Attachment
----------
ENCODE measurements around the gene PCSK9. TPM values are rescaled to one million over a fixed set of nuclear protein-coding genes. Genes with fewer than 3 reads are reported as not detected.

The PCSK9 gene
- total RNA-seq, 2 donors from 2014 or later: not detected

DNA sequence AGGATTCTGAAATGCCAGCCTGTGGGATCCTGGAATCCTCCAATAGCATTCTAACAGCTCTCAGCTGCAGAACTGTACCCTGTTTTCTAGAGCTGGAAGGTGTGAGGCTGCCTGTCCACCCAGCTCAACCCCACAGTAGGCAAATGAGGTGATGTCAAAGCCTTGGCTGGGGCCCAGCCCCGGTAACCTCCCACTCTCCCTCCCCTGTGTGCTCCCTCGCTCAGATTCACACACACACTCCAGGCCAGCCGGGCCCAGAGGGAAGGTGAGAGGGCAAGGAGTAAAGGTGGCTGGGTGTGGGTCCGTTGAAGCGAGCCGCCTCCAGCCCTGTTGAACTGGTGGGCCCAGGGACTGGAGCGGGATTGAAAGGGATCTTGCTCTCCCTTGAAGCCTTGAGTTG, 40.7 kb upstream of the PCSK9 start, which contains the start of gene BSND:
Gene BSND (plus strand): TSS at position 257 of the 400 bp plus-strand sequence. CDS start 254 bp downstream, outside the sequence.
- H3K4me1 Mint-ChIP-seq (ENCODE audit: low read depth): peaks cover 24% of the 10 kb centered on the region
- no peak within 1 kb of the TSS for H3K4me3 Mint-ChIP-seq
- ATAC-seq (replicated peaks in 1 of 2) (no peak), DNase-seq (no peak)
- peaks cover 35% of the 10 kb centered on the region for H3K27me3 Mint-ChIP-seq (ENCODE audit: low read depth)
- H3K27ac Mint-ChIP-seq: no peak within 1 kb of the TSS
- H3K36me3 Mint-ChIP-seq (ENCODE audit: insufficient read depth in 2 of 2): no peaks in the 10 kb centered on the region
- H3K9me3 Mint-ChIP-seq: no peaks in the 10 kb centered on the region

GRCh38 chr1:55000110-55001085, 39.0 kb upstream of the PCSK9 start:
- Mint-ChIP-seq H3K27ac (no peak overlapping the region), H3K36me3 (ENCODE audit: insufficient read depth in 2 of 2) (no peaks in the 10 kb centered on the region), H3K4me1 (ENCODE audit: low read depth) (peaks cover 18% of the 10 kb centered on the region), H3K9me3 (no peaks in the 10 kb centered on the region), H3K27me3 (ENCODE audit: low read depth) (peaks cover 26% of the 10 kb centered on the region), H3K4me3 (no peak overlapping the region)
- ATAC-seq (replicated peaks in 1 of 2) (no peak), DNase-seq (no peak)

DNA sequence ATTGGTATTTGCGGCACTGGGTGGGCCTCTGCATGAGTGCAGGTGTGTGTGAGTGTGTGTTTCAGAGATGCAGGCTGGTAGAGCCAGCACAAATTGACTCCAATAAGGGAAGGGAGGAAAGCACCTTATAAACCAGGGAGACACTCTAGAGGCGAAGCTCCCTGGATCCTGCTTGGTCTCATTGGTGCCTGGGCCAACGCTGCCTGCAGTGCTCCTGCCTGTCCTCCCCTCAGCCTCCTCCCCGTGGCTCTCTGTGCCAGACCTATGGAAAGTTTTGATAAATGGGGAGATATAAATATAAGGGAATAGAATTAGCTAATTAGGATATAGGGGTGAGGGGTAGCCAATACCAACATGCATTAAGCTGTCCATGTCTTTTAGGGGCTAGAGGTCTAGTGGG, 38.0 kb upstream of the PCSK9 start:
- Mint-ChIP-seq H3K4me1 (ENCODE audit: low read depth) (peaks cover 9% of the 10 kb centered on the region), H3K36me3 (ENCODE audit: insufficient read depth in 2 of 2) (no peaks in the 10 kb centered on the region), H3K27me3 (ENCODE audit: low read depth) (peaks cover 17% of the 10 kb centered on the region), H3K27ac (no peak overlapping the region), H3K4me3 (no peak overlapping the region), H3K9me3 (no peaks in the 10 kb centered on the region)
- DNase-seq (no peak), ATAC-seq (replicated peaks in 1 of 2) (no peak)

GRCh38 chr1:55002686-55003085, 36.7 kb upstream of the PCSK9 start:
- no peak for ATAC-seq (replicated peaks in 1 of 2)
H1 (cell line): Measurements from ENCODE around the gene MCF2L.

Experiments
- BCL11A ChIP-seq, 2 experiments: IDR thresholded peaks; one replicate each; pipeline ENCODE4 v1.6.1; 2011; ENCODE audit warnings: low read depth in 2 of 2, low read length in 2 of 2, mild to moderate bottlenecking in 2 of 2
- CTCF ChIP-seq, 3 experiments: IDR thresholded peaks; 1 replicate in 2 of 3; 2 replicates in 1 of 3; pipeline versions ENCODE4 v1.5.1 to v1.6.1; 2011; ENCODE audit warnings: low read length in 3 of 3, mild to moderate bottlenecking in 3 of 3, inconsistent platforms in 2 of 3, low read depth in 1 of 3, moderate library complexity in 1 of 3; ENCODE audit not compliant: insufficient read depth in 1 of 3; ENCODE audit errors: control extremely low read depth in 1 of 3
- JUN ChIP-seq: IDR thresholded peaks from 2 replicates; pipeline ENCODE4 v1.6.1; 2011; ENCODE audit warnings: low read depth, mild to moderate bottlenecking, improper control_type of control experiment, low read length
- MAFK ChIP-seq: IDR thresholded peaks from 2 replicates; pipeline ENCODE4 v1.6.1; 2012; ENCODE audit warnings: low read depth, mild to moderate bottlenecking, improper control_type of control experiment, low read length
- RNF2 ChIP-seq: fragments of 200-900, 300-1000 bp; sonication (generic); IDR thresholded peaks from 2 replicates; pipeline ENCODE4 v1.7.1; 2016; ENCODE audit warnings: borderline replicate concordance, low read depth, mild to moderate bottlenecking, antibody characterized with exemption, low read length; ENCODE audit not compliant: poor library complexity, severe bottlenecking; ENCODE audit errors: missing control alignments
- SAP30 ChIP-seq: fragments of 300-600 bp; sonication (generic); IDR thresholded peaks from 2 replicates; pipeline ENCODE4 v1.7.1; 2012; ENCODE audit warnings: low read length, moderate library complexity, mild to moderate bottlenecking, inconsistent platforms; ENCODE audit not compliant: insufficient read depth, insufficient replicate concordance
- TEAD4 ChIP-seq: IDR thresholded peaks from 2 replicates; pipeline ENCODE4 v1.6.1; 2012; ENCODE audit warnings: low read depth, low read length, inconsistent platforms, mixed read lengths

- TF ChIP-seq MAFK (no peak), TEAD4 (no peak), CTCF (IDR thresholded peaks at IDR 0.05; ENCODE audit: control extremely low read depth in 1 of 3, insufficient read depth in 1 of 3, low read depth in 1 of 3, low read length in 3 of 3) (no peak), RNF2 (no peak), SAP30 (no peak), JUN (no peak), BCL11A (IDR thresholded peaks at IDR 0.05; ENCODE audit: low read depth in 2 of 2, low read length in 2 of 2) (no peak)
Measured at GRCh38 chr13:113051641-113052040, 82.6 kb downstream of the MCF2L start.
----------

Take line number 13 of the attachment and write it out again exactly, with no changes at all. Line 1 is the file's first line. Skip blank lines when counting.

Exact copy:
GRCh38 chr1:55000110-55001085, 39.0 kb upstream of the PCSK9 start: